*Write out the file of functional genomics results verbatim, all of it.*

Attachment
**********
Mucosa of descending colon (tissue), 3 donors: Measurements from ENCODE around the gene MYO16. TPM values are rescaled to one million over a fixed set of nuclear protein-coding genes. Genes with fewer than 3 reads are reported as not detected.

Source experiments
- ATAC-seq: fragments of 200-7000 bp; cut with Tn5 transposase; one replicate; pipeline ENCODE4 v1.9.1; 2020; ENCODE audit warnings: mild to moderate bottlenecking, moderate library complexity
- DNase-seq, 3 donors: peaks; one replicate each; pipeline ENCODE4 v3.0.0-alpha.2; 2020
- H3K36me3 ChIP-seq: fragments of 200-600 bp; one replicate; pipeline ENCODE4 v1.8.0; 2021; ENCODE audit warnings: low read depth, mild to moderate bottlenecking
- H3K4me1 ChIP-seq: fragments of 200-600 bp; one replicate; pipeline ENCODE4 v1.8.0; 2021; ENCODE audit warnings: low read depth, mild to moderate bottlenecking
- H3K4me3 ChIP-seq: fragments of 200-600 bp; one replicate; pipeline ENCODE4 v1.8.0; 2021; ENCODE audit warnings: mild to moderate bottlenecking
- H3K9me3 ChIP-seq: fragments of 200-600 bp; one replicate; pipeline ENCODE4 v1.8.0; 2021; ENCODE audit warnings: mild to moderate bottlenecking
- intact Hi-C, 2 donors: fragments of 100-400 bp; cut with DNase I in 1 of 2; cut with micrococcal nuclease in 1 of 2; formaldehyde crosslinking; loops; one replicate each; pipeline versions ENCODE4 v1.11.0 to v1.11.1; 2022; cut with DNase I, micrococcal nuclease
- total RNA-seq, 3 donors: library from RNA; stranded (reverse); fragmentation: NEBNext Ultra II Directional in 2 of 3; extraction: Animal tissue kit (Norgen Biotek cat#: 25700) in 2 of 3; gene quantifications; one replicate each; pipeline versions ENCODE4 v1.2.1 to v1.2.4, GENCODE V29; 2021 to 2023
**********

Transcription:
Mucosa of descending colon (tissue), 3 donors: Measurements from ENCODE around the gene MYO16. TPM values are rescaled to one million over a fixed set of nuclear protein-coding genes. Genes with fewer than 3 reads are reported as not detected.

Source experiments
- ATAC-seq: fragments of 200-7000 bp; cut with Tn5 transposase; one replicate; pipeline ENCODE4 v1.9.1; 2020; ENCODE audit warnings: mild to moderate bottlenecking, moderate library complexity
- DNase-seq, 3 donors: peaks; one replicate each; pipeline ENCODE4 v3.0.0-alpha.2; 2020
- H3K36me3 ChIP-seq: fragments of 200-600 bp; one replicate; pipeline ENCODE4 v1.8.0; 2021; ENCODE audit warnings: low read depth, mild to moderate bottlenecking
- H3K4me1 ChIP-seq: fragments of 200-600 bp; one replicate; pipeline ENCODE4 v1.8.0; 2021; ENCODE audit warnings: low read depth, mild to moderate bottlenecking
- H3K4me3 ChIP-seq: fragments of 200-600 bp; one replicate; pipeline ENCODE4 v1.8.0; 2021; ENCODE audit warnings: mild to moderate bottlenecking
- H3K9me3 ChIP-seq: fragments of 200-600 bp; one replicate; pipeline ENCODE4 v1.8.0; 2021; ENCODE audit warnings: mild to moderate bottlenecking
- intact Hi-C, 2 donors: fragments of 100-400 bp; cut with DNase I in 1 of 2; cut with micrococcal nuclease in 1 of 2; formaldehyde crosslinking; loops; one replicate each; pipeline versions ENCODE4 v1.11.0 to v1.11.1; 2022; cut with DNase I, micrococcal nuclease
- total RNA-seq, 3 donors: library from RNA; stranded (reverse); fragmentation: NEBNext Ultra II Directional in 2 of 3; extraction: Animal tissue kit (Norgen Biotek cat#: 25700) in 2 of 3; gene quantifications; one replicate each; pipeline versions ENCODE4 v1.2.1 to v1.2.4, GENCODE V29; 2021 to 2023